Along Highway 14, the northern of two high-country passes which cross the Big Horn Mountains east-to-west, are exposed sections of Big Horn Dolomite that has weathered over the eons into surreal spires. The rock is highly featured, but is crumbly and requires caution. Most of the spires offer relatively easy free-climbs to their summits, but protection is often scarce or untrustworthy. However, the pinnacles are aesthetic and should be appealing to all those tower junkies out there.
This is a prime summer venue, as the towers lie between 9000'-9500' and remain cool during the heat of the summer. However, thunderstorms are a common occurrence up here, so be prepared! The principle concern is the clay composition of the dirt roads accessing the outcroppings. When wet, these roads become treacherously slick...avoid this area if it's rained recently or is forecasted to.
4WD roads (generally passable for most vehicles) pass within close proximity to most of these outcroppings, making approaches minimal. The setting is gorgeous--rolling high-mountain meadows with nobody around. Ultimately, only a perverse few will be attracted to these spires, their redeeming quality lies not in worthwhile climbing, but in the ambiance and adventure to be enjoyed up here in another slice of Wyoming's high lonesome... Star ratings for these climbs are relative to this area only! They're all choss, but certain ones will appeal to choss connoisseurs more than others...enjoy!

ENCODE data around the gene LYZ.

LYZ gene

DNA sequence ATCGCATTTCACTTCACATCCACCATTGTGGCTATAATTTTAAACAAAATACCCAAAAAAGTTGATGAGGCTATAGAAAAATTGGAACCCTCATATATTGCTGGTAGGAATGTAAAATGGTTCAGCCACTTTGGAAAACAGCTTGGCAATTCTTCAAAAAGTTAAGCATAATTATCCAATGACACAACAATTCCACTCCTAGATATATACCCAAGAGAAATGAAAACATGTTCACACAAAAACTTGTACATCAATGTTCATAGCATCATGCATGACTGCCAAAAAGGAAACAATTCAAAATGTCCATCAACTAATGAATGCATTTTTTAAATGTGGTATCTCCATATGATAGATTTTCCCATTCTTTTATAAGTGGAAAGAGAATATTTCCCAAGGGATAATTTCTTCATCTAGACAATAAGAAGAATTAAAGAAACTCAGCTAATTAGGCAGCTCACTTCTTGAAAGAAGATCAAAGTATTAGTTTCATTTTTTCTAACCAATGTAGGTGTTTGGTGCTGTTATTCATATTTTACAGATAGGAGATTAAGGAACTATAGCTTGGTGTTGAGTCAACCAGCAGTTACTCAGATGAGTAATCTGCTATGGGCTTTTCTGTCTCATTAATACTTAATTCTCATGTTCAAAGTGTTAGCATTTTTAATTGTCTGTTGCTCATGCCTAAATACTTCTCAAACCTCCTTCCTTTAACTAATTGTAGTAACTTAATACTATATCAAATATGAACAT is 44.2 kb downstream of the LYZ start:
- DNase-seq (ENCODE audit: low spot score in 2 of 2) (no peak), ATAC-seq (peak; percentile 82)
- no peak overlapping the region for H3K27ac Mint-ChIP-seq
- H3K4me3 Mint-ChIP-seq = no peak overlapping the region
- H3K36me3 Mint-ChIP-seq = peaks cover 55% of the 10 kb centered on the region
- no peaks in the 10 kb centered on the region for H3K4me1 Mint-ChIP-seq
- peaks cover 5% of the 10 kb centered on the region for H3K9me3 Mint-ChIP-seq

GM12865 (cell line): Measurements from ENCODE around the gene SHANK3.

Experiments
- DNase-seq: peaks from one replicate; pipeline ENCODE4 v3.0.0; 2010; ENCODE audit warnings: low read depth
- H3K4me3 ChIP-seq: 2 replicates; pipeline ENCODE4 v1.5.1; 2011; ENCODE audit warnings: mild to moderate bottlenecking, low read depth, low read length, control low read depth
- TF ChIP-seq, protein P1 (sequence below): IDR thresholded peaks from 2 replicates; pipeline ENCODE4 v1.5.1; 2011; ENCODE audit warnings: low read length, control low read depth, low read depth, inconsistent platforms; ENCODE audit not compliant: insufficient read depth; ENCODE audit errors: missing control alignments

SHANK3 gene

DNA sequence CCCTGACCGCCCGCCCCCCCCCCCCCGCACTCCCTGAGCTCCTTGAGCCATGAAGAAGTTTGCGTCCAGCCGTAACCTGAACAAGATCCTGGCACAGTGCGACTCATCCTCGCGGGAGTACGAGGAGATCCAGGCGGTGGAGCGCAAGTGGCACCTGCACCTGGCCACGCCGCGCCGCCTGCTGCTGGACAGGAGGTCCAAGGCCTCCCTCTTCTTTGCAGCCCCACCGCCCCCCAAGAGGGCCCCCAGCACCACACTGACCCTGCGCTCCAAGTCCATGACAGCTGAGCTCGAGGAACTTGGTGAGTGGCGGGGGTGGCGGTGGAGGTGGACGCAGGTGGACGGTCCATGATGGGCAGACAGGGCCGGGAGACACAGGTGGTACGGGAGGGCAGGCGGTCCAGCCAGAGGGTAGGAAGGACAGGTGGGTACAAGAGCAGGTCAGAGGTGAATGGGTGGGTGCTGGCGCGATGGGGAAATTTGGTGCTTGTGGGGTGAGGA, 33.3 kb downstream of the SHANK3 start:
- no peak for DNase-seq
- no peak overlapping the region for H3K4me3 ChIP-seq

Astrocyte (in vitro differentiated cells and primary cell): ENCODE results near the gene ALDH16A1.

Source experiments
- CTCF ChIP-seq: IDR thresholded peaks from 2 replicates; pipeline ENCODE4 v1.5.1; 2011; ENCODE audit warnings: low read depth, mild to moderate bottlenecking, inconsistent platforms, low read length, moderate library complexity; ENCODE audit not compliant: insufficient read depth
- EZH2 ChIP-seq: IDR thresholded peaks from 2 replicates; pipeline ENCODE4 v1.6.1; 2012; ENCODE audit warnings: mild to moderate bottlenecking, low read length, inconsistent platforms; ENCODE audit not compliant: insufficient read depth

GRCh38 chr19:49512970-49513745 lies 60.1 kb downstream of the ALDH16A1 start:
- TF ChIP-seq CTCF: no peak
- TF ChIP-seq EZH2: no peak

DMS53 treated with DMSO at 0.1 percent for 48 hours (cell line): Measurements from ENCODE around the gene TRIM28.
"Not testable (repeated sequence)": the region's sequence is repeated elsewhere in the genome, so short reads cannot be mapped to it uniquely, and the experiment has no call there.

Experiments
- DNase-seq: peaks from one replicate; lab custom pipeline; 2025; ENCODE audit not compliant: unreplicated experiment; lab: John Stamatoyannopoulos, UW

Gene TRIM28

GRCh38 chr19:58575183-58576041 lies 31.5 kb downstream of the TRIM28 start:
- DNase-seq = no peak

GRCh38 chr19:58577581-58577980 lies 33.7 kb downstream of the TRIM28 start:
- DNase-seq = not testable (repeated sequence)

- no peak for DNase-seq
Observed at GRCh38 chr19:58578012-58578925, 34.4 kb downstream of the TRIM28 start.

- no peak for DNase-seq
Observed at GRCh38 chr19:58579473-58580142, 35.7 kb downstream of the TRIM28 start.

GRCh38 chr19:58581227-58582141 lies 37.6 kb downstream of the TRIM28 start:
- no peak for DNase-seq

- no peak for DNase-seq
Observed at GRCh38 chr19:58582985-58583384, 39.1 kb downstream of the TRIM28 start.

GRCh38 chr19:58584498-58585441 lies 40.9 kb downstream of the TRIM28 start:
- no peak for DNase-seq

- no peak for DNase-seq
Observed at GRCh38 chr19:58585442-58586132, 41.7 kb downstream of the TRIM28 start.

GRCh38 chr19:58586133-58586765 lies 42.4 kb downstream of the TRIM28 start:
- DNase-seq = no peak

Highway 14 is a major, year-round highway running across the northern Big Horns between the tiny towns of Dayton (east side) and Shell (west side). The different pinnacle groups are found along various Forest Service dirt roads branching off of Highway 14. Specific approach directions will be listed in each area overview.
Begin with thin crimping up the middle of the north face, clip the pin, delicately traverse left to a moderate rib with a crack, and then up the slabby, bolted face. ...[more]Browse More Classics in WY